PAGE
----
Among the three great textual genres (the novel, the poem, the play), the play tends to suffer the most from unhelpful clichés and unhelpful assumptions about reading. It is not necessary to know a lot about performance or about acting to read a play, discuss it in a seminar, or write about it well.
And it is not necessary to have seen a performance of a play to understand its nuances and details: that’s because a playtext always has a tense and tentative relation to the idea of its realisation as a performance. Any given performance will add some elements to a playtext and take other elements out of it, and as such a performance is also a text in its own right, open to interpretation, which complements the playtext but is not the playtext itself.
A play asks to be imagined and gives this right to everyone. A play has many lives beyond the page – not simply on stage, but in the minds of its readers. You are one of them.
Reading a play requires, first and foremost, having faith in the powers of your own imagination: a play is an invitation to imagine bodies and voices in a space.
The text consists not simply of lines in verse or prose, but of visual images and poetic combinations of words and movements that engage the imagination and the emotions.
Character and plot are important – you must ensure that you have a strong grasp of the plot – but plays aren’t simply about character or about plot. Some plays have no defined characters and many have no plot; many plays, also, feature characters that don’t have a fully-fledged psychology and don’t purport to seem real at all. Plays aren’t necessarily about a recognisable reality either.
Any given play creates its own world; be it little or big, that world is always specific to itself.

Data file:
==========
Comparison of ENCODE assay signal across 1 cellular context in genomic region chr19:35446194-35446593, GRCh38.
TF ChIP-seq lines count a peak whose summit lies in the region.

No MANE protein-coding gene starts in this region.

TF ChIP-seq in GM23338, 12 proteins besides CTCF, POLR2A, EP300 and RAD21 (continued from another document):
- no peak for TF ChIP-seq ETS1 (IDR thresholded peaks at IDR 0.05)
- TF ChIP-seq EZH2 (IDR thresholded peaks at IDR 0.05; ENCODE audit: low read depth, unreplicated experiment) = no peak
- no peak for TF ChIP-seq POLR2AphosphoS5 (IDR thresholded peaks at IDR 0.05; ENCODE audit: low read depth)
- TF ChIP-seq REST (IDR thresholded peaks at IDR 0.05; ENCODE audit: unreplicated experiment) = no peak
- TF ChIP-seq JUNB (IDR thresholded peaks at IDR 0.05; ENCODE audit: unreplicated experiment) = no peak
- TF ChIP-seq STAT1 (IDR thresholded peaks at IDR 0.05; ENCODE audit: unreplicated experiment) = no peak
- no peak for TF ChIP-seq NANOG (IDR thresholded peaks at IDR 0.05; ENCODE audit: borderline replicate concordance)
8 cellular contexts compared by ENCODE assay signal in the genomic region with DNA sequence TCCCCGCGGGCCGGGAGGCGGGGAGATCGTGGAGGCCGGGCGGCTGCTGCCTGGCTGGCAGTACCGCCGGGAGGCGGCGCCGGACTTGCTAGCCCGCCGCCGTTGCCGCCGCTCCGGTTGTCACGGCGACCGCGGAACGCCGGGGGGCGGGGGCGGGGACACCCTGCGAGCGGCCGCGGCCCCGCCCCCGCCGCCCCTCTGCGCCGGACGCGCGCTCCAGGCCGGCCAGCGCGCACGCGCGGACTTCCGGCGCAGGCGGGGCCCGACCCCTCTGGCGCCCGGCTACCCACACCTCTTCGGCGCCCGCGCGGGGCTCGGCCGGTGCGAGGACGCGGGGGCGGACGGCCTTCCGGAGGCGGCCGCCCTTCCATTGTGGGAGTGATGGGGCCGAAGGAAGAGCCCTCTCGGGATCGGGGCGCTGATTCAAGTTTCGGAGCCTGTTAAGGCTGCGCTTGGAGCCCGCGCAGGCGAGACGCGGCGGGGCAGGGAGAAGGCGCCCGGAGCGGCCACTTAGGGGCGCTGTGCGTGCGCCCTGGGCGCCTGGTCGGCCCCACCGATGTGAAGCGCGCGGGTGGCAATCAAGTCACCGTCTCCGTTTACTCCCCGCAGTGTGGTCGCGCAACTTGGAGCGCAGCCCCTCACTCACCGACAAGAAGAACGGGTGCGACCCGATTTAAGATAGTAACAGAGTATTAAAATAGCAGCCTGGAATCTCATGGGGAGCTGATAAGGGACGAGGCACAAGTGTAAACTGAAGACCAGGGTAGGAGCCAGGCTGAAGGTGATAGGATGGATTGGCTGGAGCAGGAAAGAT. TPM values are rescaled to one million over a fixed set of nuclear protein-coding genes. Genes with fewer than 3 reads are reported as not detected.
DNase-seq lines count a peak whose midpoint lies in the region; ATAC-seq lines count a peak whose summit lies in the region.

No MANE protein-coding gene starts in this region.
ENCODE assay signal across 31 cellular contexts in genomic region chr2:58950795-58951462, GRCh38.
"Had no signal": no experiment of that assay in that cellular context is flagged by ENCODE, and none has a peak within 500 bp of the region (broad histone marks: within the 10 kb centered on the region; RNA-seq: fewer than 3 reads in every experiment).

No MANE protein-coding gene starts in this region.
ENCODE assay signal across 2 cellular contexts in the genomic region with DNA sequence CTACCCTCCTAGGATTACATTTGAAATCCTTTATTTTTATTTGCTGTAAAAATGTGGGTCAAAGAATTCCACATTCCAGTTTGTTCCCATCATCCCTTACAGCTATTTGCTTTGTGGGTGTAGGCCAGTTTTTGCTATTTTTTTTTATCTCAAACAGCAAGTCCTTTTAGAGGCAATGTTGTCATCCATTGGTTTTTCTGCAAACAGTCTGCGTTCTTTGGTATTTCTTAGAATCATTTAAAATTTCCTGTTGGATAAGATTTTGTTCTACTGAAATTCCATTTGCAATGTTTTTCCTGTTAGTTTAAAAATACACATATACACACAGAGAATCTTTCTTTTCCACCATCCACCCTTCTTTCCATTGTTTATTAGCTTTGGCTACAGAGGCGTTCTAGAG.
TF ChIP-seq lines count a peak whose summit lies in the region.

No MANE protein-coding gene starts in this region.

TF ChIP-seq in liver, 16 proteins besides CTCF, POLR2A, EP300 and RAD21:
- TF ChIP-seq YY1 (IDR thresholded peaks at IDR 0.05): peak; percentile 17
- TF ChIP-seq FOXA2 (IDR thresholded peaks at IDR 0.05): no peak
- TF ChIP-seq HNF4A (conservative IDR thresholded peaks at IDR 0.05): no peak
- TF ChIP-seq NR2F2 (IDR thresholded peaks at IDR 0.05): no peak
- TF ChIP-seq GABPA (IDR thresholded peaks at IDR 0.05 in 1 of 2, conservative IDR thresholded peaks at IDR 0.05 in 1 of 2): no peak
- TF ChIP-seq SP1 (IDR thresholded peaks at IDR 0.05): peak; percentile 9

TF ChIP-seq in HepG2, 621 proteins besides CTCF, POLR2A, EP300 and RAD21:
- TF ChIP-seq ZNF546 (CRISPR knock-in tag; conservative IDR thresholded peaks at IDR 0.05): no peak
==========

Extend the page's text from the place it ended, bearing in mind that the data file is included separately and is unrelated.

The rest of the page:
Reading a play is never a passive endeavour. You should think about what the words imply, and you should go further: you should look deep within the space crafted by the text, and consider how forms of presence and absence are made to interact, how bodies and voices are made to interact, and how different tones and registers of being are made to interact.
A play is as delicate a construction as a carefully-crafted poem or an evocative piece of prose, and the same line can be open to many interpretations.
There are different layers of meaning at work at any given time and on any given page: indeed, the forms of action depicted in a play are both literal (they call for actual utterances and movements) and symbolic (speech and gesture always mean more than what they simply are).
Even plays that are realistic and seem ‘real’ are very carefully constructed, and rely on visual images, movements and utterances that have a symbolic dimension.
When you read a play, try to really read it: read it aloud, at least in parts, adding intonation and gesture – no matter how tentatively – and think about the space or spaces that the text delineates and creates.
Take time to linger on what you are reading: the details matter.
You should look at all the indications given in the text with equal care, including the indications given in the margins about the play’s structure, in the list of characters and in any foreword or preface that might be included. If the edition you have gives you information about the play’s performance history, read that too.
The stage directions are part of the text to be read and interpreted: very often, particularly in modern and contemporary plays, the stage directions hold all the keys to the action. They can indicate where the characters are positioned, their emotional states, how their words should be uttered and how they should move, and give many other valuable insights.
Since plays tend to be shorter than novels, it is a good idea to read a play twice in preparation for a seminar or a workshop, rather than once: you will have a better understanding of it.
Emilie Morin April 2018
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